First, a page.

Before I begin the second part of my reflections, let me respond very briefly to some of the comments posted yesterday. Several folks asked why I said nothing about the labor movement in the United States, which has played such an important role in the past two centuries. I intend to talk about that later on, but note that the labor movement was not and is not a liberation movement designed to remove discriminations against some subset of the population. It is instead a frontal assault on the structure of capitalism itself, or alternatively an attempt to ameliorate some of the more serious damage that capitalism does to workers. Remember what I said: these reflections are not an integrated and systematic theoretical discourse but an attempt to put on paper (or the Internet equivalent thereof) some thoughts that I have not yet succeeded in transforming into a single coherent story. There were also a good many comments back and forth about whether a socialist society would exhibit some significant measure of economic and social stratification. That is an important question which I shall try to say something about down the road, but let us be clear: the primary target of socialist theory and action is not social stratification but capitalist exploitation. These are not at all the same thing and need to be analyzed separately.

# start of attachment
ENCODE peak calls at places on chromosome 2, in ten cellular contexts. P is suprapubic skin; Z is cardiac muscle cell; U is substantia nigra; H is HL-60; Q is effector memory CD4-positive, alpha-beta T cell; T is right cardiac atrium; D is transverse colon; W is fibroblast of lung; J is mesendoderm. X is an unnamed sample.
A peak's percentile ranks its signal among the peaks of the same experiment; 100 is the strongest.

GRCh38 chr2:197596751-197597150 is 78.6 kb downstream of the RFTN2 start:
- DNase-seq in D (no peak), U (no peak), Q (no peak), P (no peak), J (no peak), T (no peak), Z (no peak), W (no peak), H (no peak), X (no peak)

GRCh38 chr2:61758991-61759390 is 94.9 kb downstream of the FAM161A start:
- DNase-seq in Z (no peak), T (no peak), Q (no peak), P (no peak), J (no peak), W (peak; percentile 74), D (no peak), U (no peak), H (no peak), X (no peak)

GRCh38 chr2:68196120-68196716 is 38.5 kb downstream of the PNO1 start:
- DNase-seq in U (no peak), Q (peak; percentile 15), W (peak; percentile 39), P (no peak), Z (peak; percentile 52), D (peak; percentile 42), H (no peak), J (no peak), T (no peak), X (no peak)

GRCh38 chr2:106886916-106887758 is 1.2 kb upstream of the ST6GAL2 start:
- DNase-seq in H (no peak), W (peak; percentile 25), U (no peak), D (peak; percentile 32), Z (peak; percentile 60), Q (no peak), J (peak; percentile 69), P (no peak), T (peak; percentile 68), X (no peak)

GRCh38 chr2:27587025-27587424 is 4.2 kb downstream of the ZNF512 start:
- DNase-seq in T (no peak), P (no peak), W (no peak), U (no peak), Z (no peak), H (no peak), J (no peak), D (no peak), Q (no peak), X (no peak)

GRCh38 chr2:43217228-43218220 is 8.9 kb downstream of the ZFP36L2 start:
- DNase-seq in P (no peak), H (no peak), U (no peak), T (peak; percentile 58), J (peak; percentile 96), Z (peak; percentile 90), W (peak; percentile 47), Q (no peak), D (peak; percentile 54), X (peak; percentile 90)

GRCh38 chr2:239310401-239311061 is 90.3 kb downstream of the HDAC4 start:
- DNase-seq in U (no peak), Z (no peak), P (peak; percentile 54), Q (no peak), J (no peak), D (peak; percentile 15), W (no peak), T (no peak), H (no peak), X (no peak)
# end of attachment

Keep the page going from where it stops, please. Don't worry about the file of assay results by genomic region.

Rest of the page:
Today I want to talk about patterns of income and wealth inequality in the United States. As I am sure you all know, inequalities in wealth are dramatically greater even than the very great inequalities in income. Let me start with income. One useful way in which income statistics are presented is in the form of annual income accruing to households. There a bit more than 128 million households in the United States. Some of these but by no means all are traditional nuclear family households with a father, a mother, and one or several minor children. Others are single-parent households, blended family households, multigenerational households, and households consisting of a single individual. My favorite category is POSSSLQs, which is the number crunchers’ term for persons of the same sex sharing living quarters.
In 2019 the median household income in the United States was just about $63,000. (I am sure regular readers of this blog fully understand the distinction between average income and median income but for those who may have stumbled on this site more or less by accident I will illustrate the distinction by a little imaginary example. Suppose five workers are sitting in a bar having a beer. Each of them, we may suppose, earns $30,000 a year. The average income of the folks in the bar is $30,000 a year and so is the median income, because half of those sitting there make less than $30,000 a year and half make more. Then Lebron James stops in for a beer. The median income remains $30,000 a year but the average income is now something more than $6 million a year because Lebron James, according to Google, makes $37 million a year all by himself.)